by Richard McPartland
Even small-scale construction projects can benefit from a bird’s eye view. Getting a detailed picture of the lay of the land before construction even begins can be invaluable. And it’s not just aerial pictures or videos, today we can take to the skies to gather accurate measurements that have the ability to greatly speed and improve schemes throughout the project timeline.
Unmanned aerial vehicles, sometimes referred to as UAVs, or more commonly, as drones, are replacing traditional land-surveillance methods and are rapidly changing the way the construction industry works. Indeed, a 2016 report from Goldman Sachs stated that construction will be the biggest user of commercial drones in the coming years - accountable for 11.2billion USD of a projected 100bn USD over the next five years.
How can drones be put to work for construction?
Surveying is obviously a key benefit, as you can collate data to produce accurate surveys and contour maps based on high-resolution point cloud data collected from on high. Many systems even allow for real-time monitoring. Back down on the ground you can then bring design plans to life and make smarter quality assurance decisions by combining building information models with high-resolution point clouds of actual site conditions.
It’s quick and easy to get a drone into the air meaning you can keep a regular eye on your project with repeat flights allowing for frequent updates. Producing weekly maps and sharing these between project participants should ensure your scheme stays on track and any problems are surfaced quickly. Regular updates should also improve site planning and quality control – allowing you to keep a closer eye on logistics, asset management (volumetric measurement of resources is a possibility) and areas of potential risk (perhaps health and safety concerns, or help to prevent theft and vandalism) onsite.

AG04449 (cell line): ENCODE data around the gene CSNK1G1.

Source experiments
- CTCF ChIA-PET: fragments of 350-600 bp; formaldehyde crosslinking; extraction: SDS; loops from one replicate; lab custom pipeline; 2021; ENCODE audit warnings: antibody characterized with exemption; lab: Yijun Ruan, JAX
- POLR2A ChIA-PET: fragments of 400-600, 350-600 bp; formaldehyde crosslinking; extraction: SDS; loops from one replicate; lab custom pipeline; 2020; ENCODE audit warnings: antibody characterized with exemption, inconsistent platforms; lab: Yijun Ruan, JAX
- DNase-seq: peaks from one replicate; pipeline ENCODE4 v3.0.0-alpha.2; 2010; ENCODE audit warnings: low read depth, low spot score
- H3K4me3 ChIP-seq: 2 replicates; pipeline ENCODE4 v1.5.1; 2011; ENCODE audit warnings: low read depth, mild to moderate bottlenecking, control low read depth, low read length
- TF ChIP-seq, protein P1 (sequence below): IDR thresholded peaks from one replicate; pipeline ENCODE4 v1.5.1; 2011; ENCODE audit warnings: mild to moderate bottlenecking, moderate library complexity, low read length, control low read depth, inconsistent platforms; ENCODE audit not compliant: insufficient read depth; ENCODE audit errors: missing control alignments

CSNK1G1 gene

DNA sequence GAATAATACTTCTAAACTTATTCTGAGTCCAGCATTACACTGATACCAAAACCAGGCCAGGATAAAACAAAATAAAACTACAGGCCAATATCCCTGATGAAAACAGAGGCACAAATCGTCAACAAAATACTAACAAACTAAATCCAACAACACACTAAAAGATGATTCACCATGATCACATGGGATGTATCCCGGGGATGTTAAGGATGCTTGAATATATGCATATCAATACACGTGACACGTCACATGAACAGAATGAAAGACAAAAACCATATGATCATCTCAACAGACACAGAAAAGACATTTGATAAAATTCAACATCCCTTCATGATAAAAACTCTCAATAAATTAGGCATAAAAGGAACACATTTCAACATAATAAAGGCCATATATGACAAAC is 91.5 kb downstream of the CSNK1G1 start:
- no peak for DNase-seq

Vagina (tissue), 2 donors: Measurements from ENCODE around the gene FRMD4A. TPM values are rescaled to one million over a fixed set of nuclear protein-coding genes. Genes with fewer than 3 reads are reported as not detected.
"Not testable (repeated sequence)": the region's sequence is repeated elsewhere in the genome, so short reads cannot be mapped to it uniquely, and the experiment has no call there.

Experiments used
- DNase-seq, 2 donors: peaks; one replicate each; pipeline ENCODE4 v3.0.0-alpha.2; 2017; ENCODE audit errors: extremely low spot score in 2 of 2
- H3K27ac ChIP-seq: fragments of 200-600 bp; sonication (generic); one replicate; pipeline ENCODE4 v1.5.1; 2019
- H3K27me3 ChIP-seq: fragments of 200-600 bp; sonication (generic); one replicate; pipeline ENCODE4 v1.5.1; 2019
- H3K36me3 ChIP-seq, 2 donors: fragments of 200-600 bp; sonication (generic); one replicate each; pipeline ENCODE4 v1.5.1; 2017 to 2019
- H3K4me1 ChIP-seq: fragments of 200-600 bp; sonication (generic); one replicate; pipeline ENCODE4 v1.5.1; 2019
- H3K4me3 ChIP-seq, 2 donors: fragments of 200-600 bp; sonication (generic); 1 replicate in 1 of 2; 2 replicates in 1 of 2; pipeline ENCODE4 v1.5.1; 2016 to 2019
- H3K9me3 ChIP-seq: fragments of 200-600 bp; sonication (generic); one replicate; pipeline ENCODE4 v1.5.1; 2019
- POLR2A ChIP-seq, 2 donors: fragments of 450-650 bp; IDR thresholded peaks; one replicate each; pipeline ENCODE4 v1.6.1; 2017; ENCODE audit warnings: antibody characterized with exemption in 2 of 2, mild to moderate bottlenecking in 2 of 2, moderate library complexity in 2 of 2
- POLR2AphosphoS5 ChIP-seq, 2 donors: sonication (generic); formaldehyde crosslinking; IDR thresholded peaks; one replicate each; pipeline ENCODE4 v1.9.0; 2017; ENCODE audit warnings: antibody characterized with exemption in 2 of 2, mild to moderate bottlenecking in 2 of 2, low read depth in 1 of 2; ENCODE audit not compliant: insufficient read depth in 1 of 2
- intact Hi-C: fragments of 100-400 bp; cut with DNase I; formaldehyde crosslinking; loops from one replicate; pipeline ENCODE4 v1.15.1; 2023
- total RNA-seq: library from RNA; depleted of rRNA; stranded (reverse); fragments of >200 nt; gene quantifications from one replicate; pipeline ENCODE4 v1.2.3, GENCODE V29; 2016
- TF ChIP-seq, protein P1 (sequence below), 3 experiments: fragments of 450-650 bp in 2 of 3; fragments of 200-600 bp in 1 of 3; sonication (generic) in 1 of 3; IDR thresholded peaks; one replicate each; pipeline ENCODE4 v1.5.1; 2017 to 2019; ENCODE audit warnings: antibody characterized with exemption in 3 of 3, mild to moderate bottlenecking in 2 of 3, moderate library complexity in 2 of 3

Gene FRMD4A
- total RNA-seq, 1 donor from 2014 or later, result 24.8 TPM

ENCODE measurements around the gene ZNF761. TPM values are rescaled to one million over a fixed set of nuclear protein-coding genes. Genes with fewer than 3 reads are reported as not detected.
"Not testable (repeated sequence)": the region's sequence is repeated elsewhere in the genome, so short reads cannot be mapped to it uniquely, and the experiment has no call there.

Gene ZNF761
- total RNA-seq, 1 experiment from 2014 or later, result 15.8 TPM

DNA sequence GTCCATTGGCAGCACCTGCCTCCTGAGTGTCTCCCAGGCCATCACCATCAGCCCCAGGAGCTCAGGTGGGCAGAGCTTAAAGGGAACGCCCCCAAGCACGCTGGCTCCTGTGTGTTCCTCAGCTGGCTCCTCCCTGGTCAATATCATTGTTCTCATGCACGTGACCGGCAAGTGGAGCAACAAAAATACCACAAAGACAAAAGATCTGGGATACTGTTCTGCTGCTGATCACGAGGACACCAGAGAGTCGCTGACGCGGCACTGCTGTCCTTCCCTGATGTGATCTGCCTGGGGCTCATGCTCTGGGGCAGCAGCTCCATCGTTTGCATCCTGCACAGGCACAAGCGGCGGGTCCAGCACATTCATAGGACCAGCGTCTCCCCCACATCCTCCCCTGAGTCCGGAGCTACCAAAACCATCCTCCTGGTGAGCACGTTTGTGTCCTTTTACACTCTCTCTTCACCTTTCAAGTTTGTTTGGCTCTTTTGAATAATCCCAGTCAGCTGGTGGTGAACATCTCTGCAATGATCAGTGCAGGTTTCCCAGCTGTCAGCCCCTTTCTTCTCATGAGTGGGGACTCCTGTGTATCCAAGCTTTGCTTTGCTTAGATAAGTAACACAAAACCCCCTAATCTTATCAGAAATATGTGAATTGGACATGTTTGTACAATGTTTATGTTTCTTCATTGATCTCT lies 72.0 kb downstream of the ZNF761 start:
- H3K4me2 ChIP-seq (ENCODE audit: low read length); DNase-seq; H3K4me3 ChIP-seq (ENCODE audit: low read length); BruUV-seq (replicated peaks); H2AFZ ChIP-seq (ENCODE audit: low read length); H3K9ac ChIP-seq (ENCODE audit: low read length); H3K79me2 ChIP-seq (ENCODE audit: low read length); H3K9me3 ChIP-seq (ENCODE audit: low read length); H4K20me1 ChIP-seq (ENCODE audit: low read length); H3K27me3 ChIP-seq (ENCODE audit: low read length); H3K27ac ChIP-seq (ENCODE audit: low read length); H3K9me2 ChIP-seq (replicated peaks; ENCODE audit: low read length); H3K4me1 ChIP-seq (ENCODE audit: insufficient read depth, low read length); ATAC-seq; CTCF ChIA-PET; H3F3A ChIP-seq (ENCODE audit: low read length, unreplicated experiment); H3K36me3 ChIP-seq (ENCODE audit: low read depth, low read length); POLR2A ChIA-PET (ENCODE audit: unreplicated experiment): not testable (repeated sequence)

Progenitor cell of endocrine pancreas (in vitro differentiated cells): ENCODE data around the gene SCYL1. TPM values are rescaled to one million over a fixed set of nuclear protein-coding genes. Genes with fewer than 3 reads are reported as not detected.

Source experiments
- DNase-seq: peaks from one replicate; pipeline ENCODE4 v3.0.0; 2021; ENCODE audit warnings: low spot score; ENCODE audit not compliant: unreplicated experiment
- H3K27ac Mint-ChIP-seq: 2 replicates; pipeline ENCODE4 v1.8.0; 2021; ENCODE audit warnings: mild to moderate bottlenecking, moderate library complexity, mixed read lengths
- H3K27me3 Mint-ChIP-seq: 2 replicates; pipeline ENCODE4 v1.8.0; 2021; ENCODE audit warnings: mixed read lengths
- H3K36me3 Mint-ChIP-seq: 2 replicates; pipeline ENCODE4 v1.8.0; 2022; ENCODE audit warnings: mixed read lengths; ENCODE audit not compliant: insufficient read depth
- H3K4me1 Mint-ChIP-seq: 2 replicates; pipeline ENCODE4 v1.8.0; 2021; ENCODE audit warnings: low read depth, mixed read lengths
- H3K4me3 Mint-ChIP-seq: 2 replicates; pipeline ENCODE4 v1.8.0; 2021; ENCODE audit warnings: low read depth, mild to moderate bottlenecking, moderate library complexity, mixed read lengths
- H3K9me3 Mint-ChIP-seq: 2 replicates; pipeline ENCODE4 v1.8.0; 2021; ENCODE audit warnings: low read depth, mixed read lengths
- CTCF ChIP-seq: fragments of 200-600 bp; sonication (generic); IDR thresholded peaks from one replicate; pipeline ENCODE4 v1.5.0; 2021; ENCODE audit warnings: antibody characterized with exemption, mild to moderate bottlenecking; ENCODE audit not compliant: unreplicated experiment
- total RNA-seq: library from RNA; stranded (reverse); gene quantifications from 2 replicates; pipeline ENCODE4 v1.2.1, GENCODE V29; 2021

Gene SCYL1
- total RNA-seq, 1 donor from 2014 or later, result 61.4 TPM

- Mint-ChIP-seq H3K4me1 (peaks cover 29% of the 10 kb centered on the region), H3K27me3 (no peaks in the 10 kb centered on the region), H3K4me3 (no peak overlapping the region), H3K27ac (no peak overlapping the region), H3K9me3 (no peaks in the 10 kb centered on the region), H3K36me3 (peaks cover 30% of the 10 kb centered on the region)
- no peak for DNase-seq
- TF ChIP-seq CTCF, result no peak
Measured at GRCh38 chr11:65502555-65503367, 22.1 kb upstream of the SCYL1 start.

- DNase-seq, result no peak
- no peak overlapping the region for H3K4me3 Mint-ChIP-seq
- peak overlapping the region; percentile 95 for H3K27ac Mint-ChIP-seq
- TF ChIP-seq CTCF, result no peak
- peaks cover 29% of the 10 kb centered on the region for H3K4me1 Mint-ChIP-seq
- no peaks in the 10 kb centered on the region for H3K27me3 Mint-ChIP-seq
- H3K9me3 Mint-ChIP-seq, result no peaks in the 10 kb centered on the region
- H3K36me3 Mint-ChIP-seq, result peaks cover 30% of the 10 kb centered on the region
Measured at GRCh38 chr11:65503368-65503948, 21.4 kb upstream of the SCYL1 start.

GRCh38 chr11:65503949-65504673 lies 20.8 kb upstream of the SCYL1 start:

Crucially, drones should save you an incredible amount of time by allowing you to quickly and easily measure distances, areas and volumes in a fraction of the time it would take using more traditional methods.
It’s quick and easy to get a drone into the air meaning you can keep a regular eye on your project with repeat flights allowing for frequent updates.
What are some of the benefits of using drones in construction?
Employ a drone on a project and you will inevitably benefit from improvements in surveying and planning. Accurate information can be gathered quickly and put to work on projects right from the start – but the benefits don’t stop there.
A firm using drones immediately has a catalogue of projects to demonstrate capability and potential as part of the sales and tendering process – and photos, videos and models all have the ability to impress. Such a firm can also boast regular flows of information across the project lifecycle making regular client updates a reality. Such updates can really help keep a client engaged and the whole team focussed on making better decisions in a timely fashion.
Even before contracts are awarded a team able to put a drone into the skies can benefit from a wealth of data on real-world conditions – instilling confidence that proposed design solutions are possible and best suited to conditions on the ground. As the project moves to construction, drone users can keep an eye on assets and materials, more accurately gauge progress and completion and be confident in the quality of work based on highly accurate data, minimising the need for rework.
Drones also have benefits in keeping sites and workers safe and protected, spotting hazards before they occur, and adding to a wealth of information that reduces the likelihood of legal challenges.
How might drones be used across the project lifecycle?